Section: New Results

A Gondwanan imprint of S. uvarum diversity

Domestication of livestock and crops has been amply demonstrated through historical and archeological records, but domestication of microorganisms is much more difficult to establish. In a large-scale study [11] of the wine and cider yeast Saccharomyces uvarum conducted with colleagues from the Institut du Vigne et du Vin, Bordeaux and the Universidade Nova de Lisboa, Lisbon, we found the first indications of its domestication in the transition from its habitat in Nothofagus (southern beech) trees on the Gondwana mega-continent, to its present-day diversity in the Holarctic. The global phylogeography of these microorganisms was investigated through genome sequencing and comparison of 54 strains isolated on five continents, resulting in the identification of 105 high-quality SNPs and a remarkable pattern of introgressions ([11] figure 3 http://dx.doi.org/10.1038/ncomms5044 ).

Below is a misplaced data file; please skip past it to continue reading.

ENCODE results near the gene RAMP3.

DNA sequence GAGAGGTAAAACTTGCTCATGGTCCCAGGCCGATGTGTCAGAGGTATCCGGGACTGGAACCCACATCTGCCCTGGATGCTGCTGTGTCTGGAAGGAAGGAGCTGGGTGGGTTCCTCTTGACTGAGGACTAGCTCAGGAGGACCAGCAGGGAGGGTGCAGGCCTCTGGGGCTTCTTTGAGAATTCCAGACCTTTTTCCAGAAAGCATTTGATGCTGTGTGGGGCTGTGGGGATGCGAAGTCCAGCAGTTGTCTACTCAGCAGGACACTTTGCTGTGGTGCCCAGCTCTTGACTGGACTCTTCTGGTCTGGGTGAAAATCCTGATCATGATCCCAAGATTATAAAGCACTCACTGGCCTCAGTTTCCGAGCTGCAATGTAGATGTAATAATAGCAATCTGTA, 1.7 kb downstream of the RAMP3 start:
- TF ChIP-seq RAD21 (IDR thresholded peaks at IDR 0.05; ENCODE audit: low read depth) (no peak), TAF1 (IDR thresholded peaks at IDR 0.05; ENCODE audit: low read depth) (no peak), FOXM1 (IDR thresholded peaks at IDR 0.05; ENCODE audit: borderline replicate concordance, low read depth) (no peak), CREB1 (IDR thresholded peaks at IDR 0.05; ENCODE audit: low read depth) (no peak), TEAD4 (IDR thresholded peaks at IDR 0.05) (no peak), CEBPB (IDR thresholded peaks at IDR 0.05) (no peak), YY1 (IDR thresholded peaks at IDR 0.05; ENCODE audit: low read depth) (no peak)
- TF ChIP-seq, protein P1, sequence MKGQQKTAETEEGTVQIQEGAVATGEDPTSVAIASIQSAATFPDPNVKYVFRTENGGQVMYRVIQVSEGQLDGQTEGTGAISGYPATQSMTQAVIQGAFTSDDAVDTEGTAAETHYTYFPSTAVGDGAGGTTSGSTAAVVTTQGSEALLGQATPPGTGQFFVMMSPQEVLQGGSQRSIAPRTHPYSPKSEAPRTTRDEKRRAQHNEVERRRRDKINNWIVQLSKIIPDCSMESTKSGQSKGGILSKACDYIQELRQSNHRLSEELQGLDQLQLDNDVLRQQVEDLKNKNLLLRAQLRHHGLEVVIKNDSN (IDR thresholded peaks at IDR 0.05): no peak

The 54 genomes in this study were isolated, selected, and sequenced, and both assembled and aligned against reference genomes. Phylogenies were based on concatenated SNP alignment of selected chromosomes. The structure of the population was investigated using model-based Bayesian clustering.

In addition to the biological result, this study illustrates the ubiquity of an experimental approach based on large-scale sequencing of highly related genomes, in order to isolate tiny differences linked to a trait of interest. This is in contrast to the strategy that was current eight years ago, based on sequencing of a modest number of genomes spanning a much greater evolutionary range.